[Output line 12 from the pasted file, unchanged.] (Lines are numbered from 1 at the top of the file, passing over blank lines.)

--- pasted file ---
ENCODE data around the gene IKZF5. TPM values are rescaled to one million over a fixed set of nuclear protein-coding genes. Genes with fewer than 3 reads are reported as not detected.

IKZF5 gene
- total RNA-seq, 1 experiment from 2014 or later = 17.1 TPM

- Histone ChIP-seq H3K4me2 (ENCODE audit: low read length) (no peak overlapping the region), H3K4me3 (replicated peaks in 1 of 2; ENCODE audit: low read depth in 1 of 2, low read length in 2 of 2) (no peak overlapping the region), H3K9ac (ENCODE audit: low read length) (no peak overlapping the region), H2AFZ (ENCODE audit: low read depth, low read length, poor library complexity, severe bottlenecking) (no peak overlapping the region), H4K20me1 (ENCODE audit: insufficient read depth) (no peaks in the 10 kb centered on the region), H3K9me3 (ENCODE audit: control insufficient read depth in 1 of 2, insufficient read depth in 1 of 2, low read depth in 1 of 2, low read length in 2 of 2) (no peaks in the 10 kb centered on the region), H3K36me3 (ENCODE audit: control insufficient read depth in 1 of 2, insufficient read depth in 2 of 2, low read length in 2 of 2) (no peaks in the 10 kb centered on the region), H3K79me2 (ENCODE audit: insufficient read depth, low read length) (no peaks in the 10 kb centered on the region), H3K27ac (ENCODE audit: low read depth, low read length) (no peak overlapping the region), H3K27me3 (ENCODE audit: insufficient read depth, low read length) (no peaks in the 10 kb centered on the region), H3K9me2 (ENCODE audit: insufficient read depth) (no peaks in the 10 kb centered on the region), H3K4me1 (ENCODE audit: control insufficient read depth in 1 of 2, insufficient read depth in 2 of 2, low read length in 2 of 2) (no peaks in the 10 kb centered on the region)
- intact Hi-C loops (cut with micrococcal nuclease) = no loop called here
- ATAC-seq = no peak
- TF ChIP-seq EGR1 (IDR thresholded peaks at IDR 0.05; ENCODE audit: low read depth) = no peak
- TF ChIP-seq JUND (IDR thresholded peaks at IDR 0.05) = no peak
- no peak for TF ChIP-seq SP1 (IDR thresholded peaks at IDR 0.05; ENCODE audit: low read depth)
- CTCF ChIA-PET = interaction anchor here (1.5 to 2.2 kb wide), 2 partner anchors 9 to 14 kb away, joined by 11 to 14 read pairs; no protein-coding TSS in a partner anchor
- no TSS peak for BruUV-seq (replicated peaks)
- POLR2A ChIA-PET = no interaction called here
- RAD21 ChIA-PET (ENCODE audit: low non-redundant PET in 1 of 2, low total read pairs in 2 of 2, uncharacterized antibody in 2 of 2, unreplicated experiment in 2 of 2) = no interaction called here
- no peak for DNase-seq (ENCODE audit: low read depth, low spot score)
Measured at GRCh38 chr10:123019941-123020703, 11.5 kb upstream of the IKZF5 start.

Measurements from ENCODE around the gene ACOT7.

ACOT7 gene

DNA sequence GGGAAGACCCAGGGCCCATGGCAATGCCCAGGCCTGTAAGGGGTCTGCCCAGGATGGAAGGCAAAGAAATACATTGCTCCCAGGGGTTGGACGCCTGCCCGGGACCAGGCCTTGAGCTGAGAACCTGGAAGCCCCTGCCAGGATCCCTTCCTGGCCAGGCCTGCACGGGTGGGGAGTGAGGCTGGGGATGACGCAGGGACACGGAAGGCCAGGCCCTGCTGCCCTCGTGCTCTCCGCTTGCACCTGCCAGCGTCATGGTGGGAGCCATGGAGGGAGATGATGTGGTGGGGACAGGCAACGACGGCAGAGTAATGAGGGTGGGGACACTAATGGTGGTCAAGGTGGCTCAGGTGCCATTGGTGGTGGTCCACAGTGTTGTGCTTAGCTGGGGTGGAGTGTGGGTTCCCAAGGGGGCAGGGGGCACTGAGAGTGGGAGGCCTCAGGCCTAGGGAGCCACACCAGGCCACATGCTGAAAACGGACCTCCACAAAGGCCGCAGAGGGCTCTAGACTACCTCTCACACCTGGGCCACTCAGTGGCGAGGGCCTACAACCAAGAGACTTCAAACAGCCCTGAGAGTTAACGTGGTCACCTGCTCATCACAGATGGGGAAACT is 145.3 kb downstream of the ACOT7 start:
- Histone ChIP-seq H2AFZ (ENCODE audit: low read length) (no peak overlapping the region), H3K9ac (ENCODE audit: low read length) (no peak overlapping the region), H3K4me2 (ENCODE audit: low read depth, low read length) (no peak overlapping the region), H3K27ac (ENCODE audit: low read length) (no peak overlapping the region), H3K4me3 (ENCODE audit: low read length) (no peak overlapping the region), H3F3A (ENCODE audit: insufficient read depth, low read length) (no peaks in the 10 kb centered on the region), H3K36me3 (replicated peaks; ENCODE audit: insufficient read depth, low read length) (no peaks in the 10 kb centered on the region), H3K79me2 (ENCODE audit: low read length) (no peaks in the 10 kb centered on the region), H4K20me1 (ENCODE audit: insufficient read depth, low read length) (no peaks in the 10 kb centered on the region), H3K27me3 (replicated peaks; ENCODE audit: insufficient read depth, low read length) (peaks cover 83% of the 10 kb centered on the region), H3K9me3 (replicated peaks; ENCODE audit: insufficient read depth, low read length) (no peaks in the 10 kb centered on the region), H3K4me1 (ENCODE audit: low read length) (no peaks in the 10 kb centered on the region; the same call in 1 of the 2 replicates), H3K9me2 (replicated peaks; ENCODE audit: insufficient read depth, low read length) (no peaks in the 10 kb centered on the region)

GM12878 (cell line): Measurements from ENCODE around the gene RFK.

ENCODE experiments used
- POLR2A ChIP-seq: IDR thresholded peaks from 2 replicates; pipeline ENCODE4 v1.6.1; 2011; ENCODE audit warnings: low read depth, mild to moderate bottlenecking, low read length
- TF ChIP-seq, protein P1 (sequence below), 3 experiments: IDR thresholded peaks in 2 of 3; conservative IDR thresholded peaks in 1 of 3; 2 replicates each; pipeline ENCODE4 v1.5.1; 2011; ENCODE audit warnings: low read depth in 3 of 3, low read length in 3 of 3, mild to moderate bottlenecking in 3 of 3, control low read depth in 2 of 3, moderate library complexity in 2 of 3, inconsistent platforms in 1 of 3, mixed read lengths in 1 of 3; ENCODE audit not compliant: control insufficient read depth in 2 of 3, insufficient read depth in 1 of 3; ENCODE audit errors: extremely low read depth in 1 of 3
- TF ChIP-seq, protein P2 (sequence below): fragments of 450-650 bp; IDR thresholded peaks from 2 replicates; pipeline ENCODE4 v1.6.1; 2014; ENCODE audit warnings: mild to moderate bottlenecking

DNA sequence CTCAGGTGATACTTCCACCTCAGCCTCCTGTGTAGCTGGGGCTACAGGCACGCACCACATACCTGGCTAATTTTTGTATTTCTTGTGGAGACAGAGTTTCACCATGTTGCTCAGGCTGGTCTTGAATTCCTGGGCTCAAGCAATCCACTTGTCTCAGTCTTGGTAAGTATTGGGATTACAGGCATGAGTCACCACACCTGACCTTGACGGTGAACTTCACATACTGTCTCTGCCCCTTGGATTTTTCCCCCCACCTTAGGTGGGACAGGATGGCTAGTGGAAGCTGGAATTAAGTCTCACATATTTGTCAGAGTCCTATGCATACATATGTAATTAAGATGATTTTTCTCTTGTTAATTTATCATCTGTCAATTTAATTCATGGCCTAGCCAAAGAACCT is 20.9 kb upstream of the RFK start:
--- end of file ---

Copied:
- POLR2A ChIA-PET = no interaction called here